By Jai Kumar Verma
New Delhi. 10 March 2022. Since the War between Russia and Ukraine started on 24th, there are no other headlines in India. Everything including elections have taken a back seat in the media. But one news has caught not only domestic but international eyeballs And this is the abstinence of India from the United Nations voting on the war. It needs to be understood. An old reliable friend on one hand and the rest of the world with lot of friends on the other. And the question is – has India balanced itself well or caught the wrath of the world?
India China and United Arab Emirates abstained from voting in the emergency session of United Nations Security Council (UNSC) held on 26 February which was convened on the Russian action on Ukraine. India’s permanent representative to the UNO T.S. Tirmurti stated that India demands “immediate cessation of violence and hostilities.” Again, on 2 March India, abstained from voting on the resolution passed by United Nations General Assembly (UNGA). The resolution sturdily admonished Russia for aggression on Ukraine and urged that Russia should immediately withdraw its forces from Ukraine. 141 countries voted in favour and five countries voted against the resolution while 35 countries absented from the voting.
Although General Assembly resolutions are not binding but there is political impact of the resolutions. Tirumurti also mentioned that “Keeping in view the totality of the evolving situation, India has decided to abstain.” India also abstained from voting in 2014 on the UNGA resolution against Russia when it annexed Crimea. In fact, it is the fourth time India abstained from voting in different UN bodies resolutions after Russia entered Ukraine.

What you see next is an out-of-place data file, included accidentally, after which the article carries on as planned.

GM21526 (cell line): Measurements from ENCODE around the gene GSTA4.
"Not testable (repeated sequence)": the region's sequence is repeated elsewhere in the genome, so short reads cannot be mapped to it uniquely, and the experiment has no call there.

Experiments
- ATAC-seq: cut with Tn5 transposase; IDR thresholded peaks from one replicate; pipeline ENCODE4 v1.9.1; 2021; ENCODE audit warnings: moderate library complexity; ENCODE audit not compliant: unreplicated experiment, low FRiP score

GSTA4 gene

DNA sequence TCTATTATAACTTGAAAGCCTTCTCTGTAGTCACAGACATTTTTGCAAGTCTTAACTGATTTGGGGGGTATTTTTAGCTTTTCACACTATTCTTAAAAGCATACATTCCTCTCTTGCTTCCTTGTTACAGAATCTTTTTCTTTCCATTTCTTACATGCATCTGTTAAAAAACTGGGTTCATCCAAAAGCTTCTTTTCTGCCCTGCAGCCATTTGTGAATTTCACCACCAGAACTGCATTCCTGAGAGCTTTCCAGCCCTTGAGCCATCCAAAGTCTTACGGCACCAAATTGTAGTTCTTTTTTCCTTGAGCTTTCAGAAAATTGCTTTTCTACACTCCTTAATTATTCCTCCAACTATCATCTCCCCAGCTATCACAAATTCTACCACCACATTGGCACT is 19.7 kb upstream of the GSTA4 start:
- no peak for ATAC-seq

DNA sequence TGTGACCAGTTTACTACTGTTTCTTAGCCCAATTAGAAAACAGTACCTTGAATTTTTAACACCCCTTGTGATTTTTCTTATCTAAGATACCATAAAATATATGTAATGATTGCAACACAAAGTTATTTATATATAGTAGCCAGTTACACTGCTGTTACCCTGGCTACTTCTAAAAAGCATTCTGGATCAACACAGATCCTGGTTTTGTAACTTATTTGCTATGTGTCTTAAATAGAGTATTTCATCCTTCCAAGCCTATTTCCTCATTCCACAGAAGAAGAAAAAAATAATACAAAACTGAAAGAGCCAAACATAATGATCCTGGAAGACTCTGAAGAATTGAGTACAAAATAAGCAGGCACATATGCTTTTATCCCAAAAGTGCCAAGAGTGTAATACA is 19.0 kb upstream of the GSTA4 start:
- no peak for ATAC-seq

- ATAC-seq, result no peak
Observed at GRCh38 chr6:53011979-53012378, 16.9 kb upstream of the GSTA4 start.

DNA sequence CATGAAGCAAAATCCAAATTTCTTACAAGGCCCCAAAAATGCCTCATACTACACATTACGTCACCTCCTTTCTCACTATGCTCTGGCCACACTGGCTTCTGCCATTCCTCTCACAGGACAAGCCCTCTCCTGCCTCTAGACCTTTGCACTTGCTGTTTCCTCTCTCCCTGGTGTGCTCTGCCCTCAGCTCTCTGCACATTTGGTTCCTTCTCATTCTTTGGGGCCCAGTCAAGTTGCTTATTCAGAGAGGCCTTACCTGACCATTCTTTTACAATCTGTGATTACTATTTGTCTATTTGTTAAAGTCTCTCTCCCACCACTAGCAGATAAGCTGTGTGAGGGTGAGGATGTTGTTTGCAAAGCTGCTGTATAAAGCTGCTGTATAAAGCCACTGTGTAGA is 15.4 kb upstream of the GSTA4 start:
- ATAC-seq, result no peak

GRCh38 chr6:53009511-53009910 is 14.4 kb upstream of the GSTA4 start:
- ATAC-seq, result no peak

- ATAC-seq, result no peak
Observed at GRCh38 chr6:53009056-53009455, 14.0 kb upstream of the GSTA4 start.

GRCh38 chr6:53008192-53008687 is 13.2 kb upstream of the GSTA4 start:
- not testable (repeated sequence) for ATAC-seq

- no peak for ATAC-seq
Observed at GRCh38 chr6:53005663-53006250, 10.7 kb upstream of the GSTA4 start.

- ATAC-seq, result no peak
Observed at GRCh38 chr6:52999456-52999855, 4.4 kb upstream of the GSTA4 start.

India has cordial relations with Russia and in past Moscow extended different types of assistance to India. Hence by absenting India safeguarded its national interest and it is a pragmatic approach. Although few analysts mentioned that India should have taken a principled stand and should have voted in favour of the resolution, as a powerful country invaded its weak democratic neighbour, but these are only murmurs. Since its inception the five permanent members of UNO are blocking the increase of the number of permanent members as it is in their national interest hence by abstaining India also worked in its national interest.